Title:
How does electronic cigarette smoking affect sinonasal symptoms and nasal mucociliary clearance?
Authors:
T. L. Kumral, Z. Saltürk, G. Yldrm, Y. Uyar, G. Berkiten, Y. Atar and M. Inan
Institutions:
Department of Otorhinolaryngology­Head and Neck Surgery, Okmeydan Training and Research Hospital, Istanbul, Turkey
Keywords:
Electronic cigarette; SNOT-22, mucociliary clearance; smoking cessation
Pages:
17 - 21
Abstract:
Howdoeselectroniccigarettesmokingaffectsinonasalsymptomsandnasalmucociliaryclearance?Objective: is to evaluate the sinonasal symptom scores and mucociliary clearance (MCC) after starting to use electronic cigarette Methodolgy: This prospective randomized single-blind clinical trial was conducted between March 2013 and November 2013. Patients (n=98) admitted to smoking cessation clinic were divided into two groups; Electronic cigarette smokers (group 1) and non-electronic cigarette smokers (group 2). SNOT-22 and saccharin transit time for MCC were evaluated before starting electronic cigarettes and after the third months. Results: SNOT-22 scores and MCC time were evaluated between groups and within groups after 3 months. SNOT 22 scores and MCC measurements showed no difference between groups before the cessation of cigarette smoking (> p0.05). SNOT22resultsofbothgroupsrevealedstatisticallysignificantlylowerscoresafterthethreemonths(p<0.05).However, SNOT­22 scores of group 2 was significantly better than group 1 (p>0.05). Comparison of MCC results of group 2 revealed statistically significantly lower scores after the three months (p<0.05). However, group 1 did not show any significant difference after three months (p>0.05). There was a significant difference between the groups at the third month measurements (p<0.05). Conclusions: Although EC is widely used as a method of quitting smoking, it has negative effects on the sinonasal symptoms and MCC.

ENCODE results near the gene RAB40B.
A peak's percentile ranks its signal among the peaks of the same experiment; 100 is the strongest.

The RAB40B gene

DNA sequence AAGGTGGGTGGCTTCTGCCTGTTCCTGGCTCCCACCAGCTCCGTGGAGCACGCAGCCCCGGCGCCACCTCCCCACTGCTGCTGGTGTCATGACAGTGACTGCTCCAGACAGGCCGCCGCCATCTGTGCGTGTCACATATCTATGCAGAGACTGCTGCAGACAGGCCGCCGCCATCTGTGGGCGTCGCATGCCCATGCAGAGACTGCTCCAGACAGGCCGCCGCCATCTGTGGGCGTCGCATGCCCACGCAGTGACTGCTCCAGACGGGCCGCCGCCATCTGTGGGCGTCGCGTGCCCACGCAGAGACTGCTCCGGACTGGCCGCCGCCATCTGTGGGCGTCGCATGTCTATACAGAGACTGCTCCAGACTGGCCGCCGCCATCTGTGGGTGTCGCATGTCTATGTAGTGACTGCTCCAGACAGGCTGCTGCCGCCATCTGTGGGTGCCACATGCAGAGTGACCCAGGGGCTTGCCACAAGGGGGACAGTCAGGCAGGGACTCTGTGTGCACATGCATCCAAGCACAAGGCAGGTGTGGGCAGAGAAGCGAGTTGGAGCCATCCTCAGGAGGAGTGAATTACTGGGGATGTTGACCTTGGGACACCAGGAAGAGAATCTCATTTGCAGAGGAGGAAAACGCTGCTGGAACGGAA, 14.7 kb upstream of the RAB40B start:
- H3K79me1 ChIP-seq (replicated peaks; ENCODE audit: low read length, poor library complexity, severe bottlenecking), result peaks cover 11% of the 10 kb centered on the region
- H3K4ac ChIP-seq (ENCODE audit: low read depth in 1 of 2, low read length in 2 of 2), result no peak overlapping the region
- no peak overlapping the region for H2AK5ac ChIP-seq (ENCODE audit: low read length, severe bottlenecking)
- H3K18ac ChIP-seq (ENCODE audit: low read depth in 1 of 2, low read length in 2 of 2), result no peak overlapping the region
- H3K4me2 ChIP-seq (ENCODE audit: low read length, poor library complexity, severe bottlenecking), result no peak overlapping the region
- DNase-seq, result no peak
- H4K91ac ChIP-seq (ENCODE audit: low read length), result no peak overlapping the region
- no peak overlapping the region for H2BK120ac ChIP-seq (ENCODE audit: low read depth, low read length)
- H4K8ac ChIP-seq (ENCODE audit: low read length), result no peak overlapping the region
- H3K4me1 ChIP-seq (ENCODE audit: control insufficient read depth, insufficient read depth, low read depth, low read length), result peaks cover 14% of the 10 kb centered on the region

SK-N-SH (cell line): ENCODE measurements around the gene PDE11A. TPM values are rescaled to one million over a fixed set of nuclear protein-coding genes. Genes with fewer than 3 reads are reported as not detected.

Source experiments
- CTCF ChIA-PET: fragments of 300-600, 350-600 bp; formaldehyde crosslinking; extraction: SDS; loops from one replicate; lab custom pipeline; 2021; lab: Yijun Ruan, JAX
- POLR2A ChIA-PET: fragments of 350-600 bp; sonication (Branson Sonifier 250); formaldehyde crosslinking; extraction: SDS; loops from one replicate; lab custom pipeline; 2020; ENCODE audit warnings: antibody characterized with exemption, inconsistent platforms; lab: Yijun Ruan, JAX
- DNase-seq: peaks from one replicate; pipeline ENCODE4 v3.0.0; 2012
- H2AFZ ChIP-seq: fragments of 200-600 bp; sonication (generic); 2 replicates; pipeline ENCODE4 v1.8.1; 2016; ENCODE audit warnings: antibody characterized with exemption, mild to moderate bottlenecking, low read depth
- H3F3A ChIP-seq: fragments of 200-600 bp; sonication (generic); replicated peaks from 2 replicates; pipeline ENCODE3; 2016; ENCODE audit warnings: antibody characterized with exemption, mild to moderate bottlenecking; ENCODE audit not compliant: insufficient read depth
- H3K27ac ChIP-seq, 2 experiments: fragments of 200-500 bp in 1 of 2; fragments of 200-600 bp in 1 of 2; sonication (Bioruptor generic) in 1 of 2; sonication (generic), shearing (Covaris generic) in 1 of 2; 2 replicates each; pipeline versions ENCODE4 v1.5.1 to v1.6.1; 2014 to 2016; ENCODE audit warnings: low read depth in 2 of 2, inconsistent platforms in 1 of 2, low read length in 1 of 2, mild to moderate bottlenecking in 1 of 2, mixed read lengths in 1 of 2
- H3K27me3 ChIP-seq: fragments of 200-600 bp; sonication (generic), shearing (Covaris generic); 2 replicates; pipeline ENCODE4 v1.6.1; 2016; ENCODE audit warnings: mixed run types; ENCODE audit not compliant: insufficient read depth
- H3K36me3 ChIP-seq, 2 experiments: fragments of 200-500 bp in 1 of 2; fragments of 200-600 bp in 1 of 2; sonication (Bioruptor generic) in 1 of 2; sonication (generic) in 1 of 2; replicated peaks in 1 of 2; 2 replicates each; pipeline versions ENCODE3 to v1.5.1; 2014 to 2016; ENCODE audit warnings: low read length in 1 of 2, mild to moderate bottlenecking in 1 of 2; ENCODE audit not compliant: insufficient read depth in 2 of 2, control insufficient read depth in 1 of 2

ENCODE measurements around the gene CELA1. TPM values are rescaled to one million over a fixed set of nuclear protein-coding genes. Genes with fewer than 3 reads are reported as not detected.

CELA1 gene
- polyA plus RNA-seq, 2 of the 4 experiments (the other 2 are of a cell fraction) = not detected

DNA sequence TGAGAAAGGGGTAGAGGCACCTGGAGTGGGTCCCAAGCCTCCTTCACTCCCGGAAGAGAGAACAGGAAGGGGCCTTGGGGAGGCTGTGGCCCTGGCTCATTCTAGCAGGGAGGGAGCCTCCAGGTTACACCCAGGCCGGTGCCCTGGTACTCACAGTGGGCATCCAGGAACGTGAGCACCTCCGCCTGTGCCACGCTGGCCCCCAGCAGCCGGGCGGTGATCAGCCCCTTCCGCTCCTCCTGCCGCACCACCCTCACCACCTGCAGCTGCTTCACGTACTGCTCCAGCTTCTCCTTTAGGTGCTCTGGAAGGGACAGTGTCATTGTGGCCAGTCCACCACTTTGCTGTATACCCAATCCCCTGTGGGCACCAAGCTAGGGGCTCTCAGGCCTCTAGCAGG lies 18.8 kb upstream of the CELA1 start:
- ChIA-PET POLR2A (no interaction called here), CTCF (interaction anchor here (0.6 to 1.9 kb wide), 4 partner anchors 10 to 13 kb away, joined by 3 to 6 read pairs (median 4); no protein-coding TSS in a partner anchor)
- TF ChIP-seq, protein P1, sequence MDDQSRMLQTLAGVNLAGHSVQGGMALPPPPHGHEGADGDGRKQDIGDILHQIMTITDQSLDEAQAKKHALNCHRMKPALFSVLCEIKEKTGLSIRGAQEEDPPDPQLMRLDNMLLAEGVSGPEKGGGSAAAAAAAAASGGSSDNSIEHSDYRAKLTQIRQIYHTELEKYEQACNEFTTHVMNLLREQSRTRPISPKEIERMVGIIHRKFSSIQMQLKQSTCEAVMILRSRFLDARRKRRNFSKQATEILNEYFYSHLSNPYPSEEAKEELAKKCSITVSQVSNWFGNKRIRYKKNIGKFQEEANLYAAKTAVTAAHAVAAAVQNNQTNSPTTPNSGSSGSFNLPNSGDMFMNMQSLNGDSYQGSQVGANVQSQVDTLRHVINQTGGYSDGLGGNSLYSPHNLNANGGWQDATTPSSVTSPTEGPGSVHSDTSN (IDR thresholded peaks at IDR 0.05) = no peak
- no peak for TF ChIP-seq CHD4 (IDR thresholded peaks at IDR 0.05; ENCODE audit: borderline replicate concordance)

Issue:
Vol. 12, 2016, 1st trimester


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How does electronic cigarette smoking affect sinonasal symptoms and nasal mucociliary clearance?